Roman
v.
Suffolk Cnty. Police Dep't

UNITED STATES DISTRICT COURT EASTERN DISTRICT OF NEW YORKSep 30, 2016
11-CV-1529 (JMA) (AYS) (E.D.N.Y. Sep. 30, 2016)

11-CV-1529 (JMA) (AYS)

09-30-2016

PETER DENNIS ROMAN, Plaintiff, v. SUFFOLK COUNTY POLICE DEPARTMENT, et al, Defendants.


ORDER AZRACK, United States District Judge :

This action was filed in March 2011 and was previously before Judge Bianco. On July 16, 2013, the plaintiff was granted thirty days to complete his portions of the joint proposed pretrial order. On October 20, 2014, Judge Bianco ordered defendants to file a status report explaining why a joint pretrial order had not been filed. On October 31, 2014, defendants alerted the court that they were unable to file a joint pretrial order because they did not receive plaintiff's portion of the order, and that according to the New York State Department of Corrections website, plaintiff was released from custody on September 1, 2014. On that same day, mail sent to the plaintiff at the address on the docket sheet was returned as undeliverable.

The case was reassigned to me on January 16, 2015. On February 23, 2015, mail sent to the plaintiff at the address on the docket sheet was returned as undeliverable. On March 3, 2015, the Court issued an order to plaintiff directing him to update his address with the Clerk of the Court.

On September 30, 2015, the Court issued an Order to Show Cause, requiring plaintiff to show cause before the Court by November 15, 2015, why the action should not be dismissed for failure to prosecute. Plaintiff was warned that if he failed to respond to the Order, his case could be dismissed for failure to prosecute. That Order was returned to the Court as undeliverable on October 20, 2015.

On March 29, 2016, this Court issued a second Order to Show Cause, which was mailed to plaintiff at an address that was provided by William Schleifer, plaintiff's pro bono counsel in another of plaintiff's lawsuits, Roman v. Suffolk County Correctional Facility, 11-CV-928-JFB-GRB (the "second action"). The second Order to Show Cause directed that, by April 13, 2016, plaintiff needed to provide a current address and show cause why this case should not be dismissed for failure to prosecute. To date, plaintiff has not contacted the Court or submitted an updated address. Plaintiff was warned that failure to respond to the Order would result in dismissal, with prejudice, for failure to prosecute.

Rule 41(b) of the Federal Rules of Civil Procedure provides, in pertinent part, "for failure of the plaintiff to prosecute or to comply with these rules or any order of court, a defendant may move for dismissal of an action or of any claim against the defendant." Fed. R. Civ. P. 41(b). The district court also has the inherent power to dismiss a case sua sponte for lack of prosecution or noncompliance. Merker v. Rice, 649 F.2d 171, 173 (2d Cir. 1981). The Second Circuit considers five factors when reviewing a district court's order of dismissal for failure to prosecute, including: (1) the duration of plaintiff's failures; (2) whether plaintiff received notice that further delays would result in dismissal; (3) whether defendant is likely to be prejudiced by further delay; (4) whether the court struck the appropriate balance between alleviating the court calendar with protecting the plaintiff's right to due process; and (5) whether the judge adequately assessed the efficacy of lesser sanctions. Shannon v. G.E. Co., 186 F.2d 186, 193 (2d Cir. 1999). Generally, no single factor is dispositive. Id.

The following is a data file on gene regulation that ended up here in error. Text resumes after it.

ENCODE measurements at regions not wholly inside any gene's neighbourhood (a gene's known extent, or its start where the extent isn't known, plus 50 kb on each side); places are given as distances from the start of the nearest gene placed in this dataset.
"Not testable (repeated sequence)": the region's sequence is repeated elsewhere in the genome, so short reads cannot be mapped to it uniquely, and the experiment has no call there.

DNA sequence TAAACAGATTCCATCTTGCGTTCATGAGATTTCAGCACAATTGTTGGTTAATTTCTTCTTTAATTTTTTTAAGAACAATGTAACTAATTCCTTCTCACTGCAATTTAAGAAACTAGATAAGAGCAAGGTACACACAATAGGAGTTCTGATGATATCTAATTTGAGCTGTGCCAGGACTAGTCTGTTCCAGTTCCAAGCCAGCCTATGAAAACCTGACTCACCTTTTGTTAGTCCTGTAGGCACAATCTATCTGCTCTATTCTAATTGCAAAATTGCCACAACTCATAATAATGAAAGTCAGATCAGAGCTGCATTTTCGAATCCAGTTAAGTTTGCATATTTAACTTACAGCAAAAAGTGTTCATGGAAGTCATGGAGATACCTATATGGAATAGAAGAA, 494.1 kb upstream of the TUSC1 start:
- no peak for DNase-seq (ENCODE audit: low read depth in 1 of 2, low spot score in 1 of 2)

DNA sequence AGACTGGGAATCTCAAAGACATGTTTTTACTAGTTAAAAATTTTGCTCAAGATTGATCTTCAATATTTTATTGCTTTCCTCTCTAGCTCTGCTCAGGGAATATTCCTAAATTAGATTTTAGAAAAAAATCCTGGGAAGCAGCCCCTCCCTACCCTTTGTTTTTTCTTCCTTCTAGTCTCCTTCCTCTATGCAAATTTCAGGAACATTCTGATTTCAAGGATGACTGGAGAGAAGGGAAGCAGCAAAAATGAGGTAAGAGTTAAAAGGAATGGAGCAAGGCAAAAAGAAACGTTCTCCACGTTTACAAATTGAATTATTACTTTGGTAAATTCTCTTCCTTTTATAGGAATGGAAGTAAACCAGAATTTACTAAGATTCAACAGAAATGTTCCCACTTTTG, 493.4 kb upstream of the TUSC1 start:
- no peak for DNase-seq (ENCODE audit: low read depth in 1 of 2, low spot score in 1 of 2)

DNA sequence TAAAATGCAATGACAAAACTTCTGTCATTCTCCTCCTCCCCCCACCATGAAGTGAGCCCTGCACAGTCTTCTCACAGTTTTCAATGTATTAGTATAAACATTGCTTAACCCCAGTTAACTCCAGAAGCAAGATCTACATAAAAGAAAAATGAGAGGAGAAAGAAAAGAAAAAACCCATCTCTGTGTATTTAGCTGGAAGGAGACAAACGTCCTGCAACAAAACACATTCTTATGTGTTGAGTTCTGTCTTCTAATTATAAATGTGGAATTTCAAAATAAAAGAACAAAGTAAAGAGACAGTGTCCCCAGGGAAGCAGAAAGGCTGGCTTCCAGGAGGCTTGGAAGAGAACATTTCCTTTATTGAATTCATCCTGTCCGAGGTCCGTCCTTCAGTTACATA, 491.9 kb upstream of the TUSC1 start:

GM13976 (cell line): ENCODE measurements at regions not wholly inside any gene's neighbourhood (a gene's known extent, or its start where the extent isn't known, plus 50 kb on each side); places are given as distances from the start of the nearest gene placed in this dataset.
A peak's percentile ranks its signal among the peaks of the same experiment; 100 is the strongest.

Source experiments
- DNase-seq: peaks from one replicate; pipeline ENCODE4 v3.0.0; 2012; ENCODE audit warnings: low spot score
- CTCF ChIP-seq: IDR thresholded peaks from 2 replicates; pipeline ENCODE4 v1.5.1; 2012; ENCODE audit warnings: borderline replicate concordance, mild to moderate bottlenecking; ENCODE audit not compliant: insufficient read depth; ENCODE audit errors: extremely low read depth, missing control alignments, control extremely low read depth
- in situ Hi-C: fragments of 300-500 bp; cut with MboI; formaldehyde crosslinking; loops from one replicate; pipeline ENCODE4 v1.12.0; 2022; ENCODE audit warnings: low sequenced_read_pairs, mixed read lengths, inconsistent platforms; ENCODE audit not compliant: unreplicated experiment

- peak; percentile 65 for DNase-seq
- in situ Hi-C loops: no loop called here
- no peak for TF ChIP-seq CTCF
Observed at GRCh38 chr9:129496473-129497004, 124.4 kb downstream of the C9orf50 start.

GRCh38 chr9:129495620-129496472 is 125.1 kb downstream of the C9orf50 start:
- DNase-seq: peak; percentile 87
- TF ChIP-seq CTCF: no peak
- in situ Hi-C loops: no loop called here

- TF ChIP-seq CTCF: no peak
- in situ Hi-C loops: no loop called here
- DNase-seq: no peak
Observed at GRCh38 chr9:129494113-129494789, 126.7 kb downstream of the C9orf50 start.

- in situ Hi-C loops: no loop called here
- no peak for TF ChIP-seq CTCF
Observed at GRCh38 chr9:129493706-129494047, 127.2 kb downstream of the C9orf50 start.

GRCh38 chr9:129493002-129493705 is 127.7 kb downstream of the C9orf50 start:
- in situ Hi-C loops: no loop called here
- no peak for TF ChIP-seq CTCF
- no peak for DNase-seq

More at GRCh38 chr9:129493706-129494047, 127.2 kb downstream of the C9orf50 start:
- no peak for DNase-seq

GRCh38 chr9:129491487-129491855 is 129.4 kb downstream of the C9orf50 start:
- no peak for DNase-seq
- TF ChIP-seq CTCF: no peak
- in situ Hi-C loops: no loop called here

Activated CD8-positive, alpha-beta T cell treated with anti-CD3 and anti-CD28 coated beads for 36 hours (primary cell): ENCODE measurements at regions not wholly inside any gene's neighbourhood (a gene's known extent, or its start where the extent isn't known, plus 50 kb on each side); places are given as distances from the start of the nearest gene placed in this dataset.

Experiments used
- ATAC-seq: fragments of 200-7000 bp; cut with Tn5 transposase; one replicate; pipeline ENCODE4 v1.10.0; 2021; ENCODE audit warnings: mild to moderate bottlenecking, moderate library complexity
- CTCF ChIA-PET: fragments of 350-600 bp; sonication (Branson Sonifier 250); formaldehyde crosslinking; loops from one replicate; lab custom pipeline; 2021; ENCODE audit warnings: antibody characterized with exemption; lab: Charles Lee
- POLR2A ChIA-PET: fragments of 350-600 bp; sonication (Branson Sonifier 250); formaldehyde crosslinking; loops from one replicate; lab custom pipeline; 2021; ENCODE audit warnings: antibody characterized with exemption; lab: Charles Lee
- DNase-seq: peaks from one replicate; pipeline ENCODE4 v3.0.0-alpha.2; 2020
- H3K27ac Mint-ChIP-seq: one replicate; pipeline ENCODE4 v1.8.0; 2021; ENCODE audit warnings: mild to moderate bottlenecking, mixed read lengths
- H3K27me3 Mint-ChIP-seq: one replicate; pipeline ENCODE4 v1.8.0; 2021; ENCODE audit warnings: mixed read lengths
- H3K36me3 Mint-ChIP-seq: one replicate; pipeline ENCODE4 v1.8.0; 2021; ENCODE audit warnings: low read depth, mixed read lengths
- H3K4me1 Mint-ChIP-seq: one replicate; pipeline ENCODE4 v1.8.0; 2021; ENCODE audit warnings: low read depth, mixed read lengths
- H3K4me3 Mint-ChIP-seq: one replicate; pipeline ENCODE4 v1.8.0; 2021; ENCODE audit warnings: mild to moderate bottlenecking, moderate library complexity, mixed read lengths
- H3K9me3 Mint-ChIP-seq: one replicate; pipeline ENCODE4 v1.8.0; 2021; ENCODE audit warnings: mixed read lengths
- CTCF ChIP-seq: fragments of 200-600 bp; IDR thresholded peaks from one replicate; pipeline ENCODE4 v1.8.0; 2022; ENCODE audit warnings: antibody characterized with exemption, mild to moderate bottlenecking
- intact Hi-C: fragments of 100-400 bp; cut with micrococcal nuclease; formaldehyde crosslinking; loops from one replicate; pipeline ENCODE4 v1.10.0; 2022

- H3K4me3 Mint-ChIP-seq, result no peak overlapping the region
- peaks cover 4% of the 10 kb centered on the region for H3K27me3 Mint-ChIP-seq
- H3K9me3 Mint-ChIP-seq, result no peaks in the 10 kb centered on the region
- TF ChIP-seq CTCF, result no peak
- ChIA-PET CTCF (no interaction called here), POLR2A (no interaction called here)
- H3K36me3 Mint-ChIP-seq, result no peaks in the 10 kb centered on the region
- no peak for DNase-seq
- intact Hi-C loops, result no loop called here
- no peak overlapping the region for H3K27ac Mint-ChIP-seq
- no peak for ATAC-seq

Here, dismissal of plaintiff's case is appropriate. First, over three years have elapsed since plaintiff's last communication with the Court. The length of this delay is certainly prejudicial to defendant, given that evidence may have become stale or lost and memories may have faded in the interim. Moreover, plaintiff has failed to respond to the Court's Orders, even though the Court obtained an updated address from plaintiff's pro bono counsel from his second action. Finally, the Court has warned plaintiff that failure to respond to the Orders could result in the dismissal of the case. After considering all of the relevant factors, the Court dismisses plaintiff's claims for failure to prosecute. The Clerk of Court is directed to close this case.

The Court certifies pursuant to 28 U.S.C. § 1915(a)(3) that any appeal from this Order would not be taken in good faith and therefore in forma pauperis status is denied for the purpose of any appeal. See Coppedge v. United States, 369 U.S. 438, 444-45 (1962).

SO ORDERED.

Date: September 30, 2016


Central Islip, New York

/s/ (JMA)


Joan M. Azrack


United States District Judge